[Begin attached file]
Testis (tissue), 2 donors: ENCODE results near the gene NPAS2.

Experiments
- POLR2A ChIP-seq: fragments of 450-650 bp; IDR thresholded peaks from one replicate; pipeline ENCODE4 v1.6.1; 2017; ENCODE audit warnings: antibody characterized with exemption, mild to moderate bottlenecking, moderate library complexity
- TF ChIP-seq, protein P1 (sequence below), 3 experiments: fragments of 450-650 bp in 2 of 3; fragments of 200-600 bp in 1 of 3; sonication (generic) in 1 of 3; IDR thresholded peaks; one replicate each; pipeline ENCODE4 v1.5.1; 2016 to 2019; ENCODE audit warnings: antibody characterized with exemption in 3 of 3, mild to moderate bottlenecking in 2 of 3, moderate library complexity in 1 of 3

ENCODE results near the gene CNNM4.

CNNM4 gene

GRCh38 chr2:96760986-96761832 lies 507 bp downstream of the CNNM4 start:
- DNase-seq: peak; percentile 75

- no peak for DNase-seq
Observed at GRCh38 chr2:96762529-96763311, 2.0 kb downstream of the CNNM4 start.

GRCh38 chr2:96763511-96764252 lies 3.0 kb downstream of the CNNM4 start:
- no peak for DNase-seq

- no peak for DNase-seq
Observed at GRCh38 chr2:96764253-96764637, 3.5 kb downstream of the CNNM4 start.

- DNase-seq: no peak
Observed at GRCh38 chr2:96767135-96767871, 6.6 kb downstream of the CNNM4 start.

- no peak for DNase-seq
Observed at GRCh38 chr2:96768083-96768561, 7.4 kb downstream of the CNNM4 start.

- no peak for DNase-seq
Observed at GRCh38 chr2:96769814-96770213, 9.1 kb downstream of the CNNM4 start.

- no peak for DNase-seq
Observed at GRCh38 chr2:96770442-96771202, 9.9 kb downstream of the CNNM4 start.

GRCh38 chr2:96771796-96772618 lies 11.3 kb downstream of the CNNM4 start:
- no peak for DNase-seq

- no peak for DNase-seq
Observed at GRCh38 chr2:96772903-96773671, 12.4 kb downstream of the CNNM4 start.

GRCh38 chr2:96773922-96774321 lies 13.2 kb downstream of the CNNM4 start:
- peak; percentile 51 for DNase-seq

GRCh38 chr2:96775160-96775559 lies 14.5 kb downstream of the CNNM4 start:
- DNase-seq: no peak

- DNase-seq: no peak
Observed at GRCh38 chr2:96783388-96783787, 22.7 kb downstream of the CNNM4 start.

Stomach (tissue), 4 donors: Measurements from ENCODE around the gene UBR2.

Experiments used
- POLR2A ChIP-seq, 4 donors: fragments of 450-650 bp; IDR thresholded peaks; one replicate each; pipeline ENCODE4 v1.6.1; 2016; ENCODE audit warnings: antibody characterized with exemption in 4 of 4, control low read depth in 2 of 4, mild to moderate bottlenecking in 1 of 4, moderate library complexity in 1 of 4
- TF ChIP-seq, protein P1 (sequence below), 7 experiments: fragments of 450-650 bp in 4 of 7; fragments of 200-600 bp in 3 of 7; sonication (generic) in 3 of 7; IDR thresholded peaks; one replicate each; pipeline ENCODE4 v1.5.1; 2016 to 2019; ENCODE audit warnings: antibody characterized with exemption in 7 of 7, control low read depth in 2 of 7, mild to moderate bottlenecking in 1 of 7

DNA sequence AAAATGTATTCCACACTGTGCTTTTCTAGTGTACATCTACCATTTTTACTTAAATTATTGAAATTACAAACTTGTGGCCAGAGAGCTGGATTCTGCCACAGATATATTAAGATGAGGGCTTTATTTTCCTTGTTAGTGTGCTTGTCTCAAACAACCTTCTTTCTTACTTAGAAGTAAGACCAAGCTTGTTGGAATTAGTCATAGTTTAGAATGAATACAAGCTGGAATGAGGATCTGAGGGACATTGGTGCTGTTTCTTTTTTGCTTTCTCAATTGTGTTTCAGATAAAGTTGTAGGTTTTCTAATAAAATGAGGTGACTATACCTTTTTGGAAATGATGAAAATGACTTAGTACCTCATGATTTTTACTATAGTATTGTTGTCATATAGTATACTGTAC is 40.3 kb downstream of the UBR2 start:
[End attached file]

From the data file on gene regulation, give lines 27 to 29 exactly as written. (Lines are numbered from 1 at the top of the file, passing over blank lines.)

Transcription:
GRCh38 chr2:96773922-96774321 lies 13.2 kb downstream of the CNNM4 start:
- peak; percentile 51 for DNase-seq

GRCh38 chr2:96775160-96775559 lies 14.5 kb downstream of the CNNM4 start: